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3 Zhang MQ, El-Mofty SK, Dávila RM. Detection of human papillomavirus-related squamous cell carcinoma cytologically and by in situ hybridization in fine-needle aspiration biopsies of cervical metastasis: a tool for identifying the site of an occult head and neck primary. Cancer. 2008;114(2):118-23.

4 Cunningham MJ, Myers EN, Bluestone CD. Malignant tumors of the head and neck in children – a 20 year review. International Journal of Pediatric Otorhinolaryngology. 1987;(13)3:279-292.

5 Edge SB, et al. The AJCC Cancer Staging Manual – Seventh Edition. American Joint Committee on Cancer 2010. Page 611.

6 Ries LAG, Young JL, Keel GE, Eisner MP, Lin YD, Horner M-J (editors). SEER Survival Monograph: Cancer Survival Among Adults: U.S. SEER Program, 1988-2001, Patient and Tumor Characteristics. National Cancer Institute, SEER Program, NIH Pub. No. 07-6215, Bethesda, MD, 2007.

7 Yuek B. Measuring and Reporting Quality of Life in Head and Neck Cancer. mcLEan, Virginia; 2002.

8 Arens C. Transoral treatment strategies for head and neck tumors. GMS Curr Top Otorhinolaryngol Head Neck Surg. 2012;11:Doc05.

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10 Li Y, Taylor JM, Ten haken RK, Eisbruch A. The impact of dose on parotid salivary recovery in head and neck cancer patients treated with radiation therapy. Int J Radiat Oncol Biol Phys. 2007;67(3):660-9.

11 Garden AS, Morrison WH, Wong PF, et al. Disease-control rates following intensity-modulated radiation therapy for small primary oropharyngeal carcinoma. Int J Radiat Oncol Biol Phys. 2007;67(2):438-44.

12 Eisbruch A, Levendag PC, Feng FY, et al. Can IMRT or brachytherapy reduce dysphagia associated with chemoradiotherapy of head and neck cancer? The Michigan and Rotterdam experiences. Int J Radiat Oncol Biol Phys. 2007;69(2 Suppl):S40-2.

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15 Beadle BM, Liao KP, Giordano SH, et al. Reduced feeding tube duration with intensity-modulated radiation therapy for head and neck cancer: A Surveillance, Epidemiology, and End Results-Medicare Analysis. Cancer. 2017;123(2):283-293.

16 Pfister DG, Cassileth BR, Deng GE, et al. Acupuncture for pain and dysfunction after neck dissection: results of a randomized controlled trial. J Clin Oncol. 2010;28(15):2565-70.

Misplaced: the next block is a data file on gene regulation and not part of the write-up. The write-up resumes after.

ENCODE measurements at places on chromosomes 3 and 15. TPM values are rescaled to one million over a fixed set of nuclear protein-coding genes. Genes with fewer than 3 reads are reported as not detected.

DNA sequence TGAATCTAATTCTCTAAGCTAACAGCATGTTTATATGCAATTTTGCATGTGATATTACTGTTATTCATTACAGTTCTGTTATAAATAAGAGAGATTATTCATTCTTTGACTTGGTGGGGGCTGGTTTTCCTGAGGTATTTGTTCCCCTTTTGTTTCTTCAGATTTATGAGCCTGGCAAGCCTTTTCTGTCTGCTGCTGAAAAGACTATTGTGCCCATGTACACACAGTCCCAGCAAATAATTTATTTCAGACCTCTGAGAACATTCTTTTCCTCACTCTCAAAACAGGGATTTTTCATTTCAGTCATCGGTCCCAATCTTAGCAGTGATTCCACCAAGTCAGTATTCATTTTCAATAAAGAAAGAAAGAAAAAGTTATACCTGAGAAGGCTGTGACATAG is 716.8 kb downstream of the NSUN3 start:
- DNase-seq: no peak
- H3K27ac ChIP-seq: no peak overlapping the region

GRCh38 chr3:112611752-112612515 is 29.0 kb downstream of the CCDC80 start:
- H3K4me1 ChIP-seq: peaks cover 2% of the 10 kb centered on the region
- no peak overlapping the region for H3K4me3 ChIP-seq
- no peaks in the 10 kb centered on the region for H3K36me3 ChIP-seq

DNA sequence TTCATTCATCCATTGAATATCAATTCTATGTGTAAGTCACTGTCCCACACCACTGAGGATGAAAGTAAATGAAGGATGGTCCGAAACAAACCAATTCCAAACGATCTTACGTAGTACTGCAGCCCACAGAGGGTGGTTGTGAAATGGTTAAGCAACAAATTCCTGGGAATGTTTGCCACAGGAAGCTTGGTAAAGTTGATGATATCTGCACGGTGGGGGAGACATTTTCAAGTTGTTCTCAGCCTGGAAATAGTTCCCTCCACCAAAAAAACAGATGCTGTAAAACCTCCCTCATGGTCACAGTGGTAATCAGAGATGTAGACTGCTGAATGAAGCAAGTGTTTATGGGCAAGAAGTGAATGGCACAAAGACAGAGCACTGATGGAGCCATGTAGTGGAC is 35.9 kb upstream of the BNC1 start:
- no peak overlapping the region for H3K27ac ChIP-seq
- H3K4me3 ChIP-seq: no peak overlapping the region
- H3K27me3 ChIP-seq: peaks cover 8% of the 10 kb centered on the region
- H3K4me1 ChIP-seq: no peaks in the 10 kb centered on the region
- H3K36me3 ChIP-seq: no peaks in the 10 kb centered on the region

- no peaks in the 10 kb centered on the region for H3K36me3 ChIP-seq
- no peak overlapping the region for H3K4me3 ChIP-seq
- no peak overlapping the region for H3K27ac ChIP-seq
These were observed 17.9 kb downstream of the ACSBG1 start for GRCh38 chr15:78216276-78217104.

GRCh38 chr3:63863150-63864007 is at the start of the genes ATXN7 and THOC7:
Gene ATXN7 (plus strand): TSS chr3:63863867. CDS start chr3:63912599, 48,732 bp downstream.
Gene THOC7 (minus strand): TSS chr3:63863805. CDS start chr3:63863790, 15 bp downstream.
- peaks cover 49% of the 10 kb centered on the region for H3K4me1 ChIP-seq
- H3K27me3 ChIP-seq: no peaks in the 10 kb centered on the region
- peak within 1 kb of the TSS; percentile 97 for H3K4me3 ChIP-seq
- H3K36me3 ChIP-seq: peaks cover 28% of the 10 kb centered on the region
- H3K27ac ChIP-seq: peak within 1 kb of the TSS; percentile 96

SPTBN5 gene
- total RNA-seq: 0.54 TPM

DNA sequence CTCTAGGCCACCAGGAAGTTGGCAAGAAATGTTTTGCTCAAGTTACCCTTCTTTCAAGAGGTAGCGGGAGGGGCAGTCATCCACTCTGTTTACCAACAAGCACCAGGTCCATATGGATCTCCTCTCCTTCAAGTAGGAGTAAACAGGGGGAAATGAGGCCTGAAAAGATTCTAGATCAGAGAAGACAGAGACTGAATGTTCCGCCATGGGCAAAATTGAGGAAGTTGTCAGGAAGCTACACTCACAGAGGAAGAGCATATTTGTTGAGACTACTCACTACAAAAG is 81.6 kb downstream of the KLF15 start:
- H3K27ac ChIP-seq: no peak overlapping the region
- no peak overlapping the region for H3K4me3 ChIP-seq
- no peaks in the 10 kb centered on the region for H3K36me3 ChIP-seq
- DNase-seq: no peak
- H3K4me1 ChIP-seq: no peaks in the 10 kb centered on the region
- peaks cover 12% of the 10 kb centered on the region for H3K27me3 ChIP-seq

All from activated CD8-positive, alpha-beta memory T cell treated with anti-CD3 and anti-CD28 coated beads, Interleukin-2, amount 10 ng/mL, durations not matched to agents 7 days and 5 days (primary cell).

17 Scarantino C, Leveque F, Swann RS, et al. Effect of pilocarpine during radiation therapy: results of RTOG 97-09, a phase III randomized study in head and neck cancer patients. J Support Oncol. 2006;4(5):252-8.

18 Holliday EB, Frank SJ. Proton radiation therapy for head and neck cancer: a review of the clinical experience to date. Int J Radiat Oncol Biol Phys. 2014;89(2):292-302.

19 Miller RC, Lodge M, Murad MH, Jones B. Controversies in clinical trials in proton radiotherapy: the present and the future. Semin Radiat Oncol. 2013;23(2):127-33.

20 Zenda S, Kawashima M, Nishio T, et al. Proton beam therapy as a nonsurgical approach to mucosal melanoma of the head and neck: a pilot study. Int J Radiat Oncol Biol Phys. 2011;81(1):135-9.

21 Fukumitsu N, Okumura T, Mizumoto M, et al. Outcome of T4 (International Union Against Cancer Staging System, 7th edition) or recurrent nasal cavity and paranasal sinus carcinoma treated with proton beam. Int J Radiat Oncol Biol Phys. 2012;83(2):704-11.

22 Demizu Y, Fujii O, Terashima K, et al. Particle therapy for mucosal melanoma of the head and neck. A single-institution retrospective comparison of proton and carbon ion therapy. Strahlenther Onkol. 2014;190(2):186-91.

23 Fuji H, Yoshikawa S, Kasami M, et al. High-dose proton beam therapy for sinonasal mucosal malignant melanoma. Radiat Oncol. 2014;9:162.

24 Allen AM, Pawlicki T, Dong L, et al. An evidence based review of proton beam therapy: the report of ASTRO's emerging technology committee. Radiother Oncol. 2012;103(1):8-11.